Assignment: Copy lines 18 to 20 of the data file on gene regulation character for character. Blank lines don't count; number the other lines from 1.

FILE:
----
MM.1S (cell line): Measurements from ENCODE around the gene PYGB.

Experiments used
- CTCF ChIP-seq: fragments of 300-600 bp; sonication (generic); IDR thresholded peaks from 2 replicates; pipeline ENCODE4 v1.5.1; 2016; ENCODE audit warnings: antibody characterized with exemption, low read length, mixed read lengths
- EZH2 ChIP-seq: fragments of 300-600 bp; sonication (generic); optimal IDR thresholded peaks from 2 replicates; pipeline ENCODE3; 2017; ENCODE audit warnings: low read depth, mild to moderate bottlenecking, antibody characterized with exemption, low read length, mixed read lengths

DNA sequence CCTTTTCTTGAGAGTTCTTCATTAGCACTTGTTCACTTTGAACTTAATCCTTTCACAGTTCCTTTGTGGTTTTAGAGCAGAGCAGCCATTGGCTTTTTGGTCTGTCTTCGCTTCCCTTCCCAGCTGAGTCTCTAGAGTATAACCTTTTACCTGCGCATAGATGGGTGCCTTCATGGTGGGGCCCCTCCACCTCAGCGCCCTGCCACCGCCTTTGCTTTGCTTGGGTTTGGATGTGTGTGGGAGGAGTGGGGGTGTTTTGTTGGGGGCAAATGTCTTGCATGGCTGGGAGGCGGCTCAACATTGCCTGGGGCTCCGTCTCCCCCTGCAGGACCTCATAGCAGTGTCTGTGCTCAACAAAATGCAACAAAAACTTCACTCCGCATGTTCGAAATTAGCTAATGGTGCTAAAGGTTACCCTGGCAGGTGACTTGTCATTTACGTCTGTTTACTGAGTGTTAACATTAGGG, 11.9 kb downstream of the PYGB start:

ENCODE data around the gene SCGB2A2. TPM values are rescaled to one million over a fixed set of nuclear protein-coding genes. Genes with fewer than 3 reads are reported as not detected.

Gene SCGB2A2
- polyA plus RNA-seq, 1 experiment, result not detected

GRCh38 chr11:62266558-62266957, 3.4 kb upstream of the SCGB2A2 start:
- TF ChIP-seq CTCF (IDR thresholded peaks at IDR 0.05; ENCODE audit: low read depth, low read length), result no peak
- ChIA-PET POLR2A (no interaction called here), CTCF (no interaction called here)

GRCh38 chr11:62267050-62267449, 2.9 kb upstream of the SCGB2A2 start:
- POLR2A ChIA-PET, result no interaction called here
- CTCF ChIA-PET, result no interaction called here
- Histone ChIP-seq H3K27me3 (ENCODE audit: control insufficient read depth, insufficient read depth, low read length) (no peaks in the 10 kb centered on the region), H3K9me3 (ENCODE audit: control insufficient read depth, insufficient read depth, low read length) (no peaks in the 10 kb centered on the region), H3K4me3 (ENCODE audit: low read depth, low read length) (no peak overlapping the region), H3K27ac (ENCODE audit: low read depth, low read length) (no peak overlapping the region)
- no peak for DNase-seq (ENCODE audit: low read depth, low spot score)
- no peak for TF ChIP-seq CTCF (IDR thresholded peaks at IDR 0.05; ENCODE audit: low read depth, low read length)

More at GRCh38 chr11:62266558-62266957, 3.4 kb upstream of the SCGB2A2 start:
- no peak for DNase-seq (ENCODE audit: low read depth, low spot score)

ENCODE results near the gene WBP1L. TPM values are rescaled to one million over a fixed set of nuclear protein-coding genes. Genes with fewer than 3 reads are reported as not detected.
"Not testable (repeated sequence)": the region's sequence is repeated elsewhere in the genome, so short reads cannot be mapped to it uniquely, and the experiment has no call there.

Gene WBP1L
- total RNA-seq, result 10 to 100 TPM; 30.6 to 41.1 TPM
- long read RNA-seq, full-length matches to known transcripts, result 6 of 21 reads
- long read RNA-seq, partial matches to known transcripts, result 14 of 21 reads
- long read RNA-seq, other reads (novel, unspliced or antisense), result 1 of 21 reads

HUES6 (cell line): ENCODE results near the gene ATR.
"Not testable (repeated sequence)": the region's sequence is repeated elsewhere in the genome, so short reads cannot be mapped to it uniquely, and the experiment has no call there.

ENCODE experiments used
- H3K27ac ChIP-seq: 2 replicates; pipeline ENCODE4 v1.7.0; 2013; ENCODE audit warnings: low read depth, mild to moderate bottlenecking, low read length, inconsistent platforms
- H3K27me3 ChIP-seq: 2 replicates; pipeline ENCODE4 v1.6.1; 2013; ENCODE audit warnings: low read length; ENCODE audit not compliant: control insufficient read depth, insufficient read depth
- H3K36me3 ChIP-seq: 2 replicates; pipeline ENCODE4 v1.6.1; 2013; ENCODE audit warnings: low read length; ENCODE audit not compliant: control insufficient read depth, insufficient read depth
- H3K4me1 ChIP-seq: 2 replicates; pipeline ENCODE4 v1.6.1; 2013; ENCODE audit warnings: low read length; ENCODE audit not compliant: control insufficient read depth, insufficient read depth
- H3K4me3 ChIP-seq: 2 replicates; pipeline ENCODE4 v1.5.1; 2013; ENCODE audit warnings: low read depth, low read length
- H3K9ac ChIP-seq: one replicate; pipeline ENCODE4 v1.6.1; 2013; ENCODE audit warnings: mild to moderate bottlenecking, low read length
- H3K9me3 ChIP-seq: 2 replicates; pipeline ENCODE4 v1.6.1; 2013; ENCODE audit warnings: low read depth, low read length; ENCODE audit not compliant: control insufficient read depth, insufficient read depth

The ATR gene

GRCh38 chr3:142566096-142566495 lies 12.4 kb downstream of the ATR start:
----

More at GRCh38 chr11:62266558-62266957, 3.4 kb upstream of the SCGB2A2 start:
- no peak for DNase-seq (ENCODE audit: low read depth, low spot score)

ENCODE results near the gene WBP1L. TPM values are rescaled to one million over a fixed set of nuclear protein-coding genes. Genes with fewer than 3 reads are reported as not detected.